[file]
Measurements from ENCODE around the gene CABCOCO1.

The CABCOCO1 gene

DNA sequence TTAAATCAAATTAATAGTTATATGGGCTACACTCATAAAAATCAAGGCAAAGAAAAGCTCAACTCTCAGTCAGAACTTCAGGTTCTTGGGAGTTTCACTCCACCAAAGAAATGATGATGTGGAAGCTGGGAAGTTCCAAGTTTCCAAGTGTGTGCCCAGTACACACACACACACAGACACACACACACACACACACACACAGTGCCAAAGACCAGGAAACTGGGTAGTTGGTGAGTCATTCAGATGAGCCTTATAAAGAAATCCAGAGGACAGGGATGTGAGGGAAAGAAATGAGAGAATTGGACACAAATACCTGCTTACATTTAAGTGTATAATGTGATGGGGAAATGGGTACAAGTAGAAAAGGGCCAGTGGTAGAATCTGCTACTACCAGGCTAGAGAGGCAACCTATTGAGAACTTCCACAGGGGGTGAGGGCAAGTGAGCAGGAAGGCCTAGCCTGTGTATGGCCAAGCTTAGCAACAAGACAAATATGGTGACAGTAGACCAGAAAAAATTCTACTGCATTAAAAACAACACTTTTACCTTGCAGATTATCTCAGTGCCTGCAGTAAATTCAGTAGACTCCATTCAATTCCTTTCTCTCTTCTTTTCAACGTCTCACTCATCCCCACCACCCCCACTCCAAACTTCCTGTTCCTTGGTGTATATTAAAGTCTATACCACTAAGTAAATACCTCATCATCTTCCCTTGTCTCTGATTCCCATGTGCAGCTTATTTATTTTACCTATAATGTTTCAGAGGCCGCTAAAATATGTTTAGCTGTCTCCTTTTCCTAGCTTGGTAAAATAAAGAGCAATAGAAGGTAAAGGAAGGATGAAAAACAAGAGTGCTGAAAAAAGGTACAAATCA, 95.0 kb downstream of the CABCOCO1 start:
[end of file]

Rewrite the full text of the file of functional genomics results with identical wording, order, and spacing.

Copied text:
Measurements from ENCODE around the gene CABCOCO1.

The CABCOCO1 gene

DNA sequence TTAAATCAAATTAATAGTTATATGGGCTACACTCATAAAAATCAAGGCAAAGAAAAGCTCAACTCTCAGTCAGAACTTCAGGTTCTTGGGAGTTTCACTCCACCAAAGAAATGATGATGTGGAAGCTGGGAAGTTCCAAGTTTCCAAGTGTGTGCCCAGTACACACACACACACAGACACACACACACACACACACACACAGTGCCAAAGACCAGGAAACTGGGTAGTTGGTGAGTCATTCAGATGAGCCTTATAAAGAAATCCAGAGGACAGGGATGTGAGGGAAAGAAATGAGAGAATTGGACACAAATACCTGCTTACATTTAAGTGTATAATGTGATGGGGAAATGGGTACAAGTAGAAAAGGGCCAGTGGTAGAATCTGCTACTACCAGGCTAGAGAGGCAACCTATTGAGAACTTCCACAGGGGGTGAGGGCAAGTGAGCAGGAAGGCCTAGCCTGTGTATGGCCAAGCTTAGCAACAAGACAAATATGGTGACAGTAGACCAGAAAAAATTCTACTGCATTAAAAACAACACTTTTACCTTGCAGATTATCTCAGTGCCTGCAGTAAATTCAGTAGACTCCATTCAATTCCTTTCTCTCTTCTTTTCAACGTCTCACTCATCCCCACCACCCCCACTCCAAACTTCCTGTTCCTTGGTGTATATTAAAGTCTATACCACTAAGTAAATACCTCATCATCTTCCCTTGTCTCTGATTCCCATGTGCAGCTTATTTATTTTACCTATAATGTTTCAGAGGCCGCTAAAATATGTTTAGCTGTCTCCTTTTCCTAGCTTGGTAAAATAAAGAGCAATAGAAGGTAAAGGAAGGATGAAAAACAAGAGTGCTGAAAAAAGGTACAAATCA, 95.0 kb downstream of the CABCOCO1 start: